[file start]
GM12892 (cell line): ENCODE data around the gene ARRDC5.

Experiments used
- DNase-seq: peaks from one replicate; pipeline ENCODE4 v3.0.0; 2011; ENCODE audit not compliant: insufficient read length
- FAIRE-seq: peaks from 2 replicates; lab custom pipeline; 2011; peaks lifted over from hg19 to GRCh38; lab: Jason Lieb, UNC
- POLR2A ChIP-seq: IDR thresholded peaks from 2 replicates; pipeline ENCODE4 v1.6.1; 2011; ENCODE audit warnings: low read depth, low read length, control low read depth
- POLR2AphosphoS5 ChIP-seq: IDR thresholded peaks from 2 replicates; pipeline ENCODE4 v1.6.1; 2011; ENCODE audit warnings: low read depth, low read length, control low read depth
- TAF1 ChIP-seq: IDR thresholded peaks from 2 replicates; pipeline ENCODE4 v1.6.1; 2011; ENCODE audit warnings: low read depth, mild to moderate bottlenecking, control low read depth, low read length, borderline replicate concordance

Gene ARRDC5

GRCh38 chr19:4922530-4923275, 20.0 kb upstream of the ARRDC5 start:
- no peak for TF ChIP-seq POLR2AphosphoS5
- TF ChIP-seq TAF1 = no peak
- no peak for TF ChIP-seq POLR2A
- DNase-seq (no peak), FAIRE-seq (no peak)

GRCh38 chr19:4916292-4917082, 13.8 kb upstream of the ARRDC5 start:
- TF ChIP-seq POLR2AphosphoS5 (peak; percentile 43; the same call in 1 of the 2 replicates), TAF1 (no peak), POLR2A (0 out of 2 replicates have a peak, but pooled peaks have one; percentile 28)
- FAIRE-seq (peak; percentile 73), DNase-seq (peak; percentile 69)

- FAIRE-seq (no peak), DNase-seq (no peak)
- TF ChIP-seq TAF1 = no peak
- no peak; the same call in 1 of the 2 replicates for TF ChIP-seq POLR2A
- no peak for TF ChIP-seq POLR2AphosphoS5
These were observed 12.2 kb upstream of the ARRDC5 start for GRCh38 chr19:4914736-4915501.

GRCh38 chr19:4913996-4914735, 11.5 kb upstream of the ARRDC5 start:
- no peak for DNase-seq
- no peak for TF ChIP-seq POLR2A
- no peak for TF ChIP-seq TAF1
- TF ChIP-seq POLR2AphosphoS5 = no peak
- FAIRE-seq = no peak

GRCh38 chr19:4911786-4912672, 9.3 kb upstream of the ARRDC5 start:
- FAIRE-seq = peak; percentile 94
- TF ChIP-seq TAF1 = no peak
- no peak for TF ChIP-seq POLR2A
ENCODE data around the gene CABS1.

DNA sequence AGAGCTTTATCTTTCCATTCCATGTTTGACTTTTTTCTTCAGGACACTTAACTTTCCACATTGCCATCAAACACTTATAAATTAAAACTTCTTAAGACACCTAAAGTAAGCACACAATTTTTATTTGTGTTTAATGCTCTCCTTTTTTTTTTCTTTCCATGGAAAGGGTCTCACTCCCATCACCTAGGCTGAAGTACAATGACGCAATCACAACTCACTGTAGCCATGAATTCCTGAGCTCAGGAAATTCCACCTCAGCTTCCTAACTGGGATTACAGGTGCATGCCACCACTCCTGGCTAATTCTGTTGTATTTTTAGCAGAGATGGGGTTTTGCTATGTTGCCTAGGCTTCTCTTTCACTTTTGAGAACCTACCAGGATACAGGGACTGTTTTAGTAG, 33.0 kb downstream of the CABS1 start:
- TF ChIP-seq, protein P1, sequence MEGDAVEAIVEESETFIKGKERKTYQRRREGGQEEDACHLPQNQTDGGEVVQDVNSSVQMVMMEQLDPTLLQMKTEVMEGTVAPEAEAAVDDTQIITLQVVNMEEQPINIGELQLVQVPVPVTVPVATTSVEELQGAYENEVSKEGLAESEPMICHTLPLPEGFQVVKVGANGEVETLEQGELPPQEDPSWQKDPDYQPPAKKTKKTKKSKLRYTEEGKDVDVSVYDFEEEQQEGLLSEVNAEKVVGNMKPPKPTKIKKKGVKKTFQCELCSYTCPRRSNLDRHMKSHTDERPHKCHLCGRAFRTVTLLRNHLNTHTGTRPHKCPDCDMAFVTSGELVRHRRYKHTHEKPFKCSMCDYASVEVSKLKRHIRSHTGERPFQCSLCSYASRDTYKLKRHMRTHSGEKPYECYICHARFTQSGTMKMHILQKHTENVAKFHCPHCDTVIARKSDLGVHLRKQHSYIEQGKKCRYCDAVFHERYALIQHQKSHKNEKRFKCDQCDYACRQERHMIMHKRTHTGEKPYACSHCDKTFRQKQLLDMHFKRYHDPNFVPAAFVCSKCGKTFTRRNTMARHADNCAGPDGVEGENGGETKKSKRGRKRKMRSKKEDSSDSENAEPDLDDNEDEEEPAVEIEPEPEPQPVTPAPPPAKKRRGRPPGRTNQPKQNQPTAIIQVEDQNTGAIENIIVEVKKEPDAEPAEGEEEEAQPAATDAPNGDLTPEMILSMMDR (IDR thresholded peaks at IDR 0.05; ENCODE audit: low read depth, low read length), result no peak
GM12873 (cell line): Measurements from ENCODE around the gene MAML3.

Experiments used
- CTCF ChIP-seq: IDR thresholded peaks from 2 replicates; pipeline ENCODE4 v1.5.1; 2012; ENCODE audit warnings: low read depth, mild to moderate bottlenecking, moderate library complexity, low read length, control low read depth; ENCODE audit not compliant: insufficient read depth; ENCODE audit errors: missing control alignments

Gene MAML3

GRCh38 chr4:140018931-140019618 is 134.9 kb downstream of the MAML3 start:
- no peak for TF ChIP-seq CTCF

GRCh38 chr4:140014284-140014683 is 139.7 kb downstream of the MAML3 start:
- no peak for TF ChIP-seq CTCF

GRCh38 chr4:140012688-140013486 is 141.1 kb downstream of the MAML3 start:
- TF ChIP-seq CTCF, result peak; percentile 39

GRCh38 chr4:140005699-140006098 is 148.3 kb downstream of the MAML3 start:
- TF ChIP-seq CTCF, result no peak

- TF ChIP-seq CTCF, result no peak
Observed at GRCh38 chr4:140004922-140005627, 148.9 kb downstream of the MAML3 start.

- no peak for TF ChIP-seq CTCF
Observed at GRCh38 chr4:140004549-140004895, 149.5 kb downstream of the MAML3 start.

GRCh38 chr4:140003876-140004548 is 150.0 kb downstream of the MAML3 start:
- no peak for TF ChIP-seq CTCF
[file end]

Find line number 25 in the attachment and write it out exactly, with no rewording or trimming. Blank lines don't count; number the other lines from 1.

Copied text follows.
- no peak for TF ChIP-seq TAF1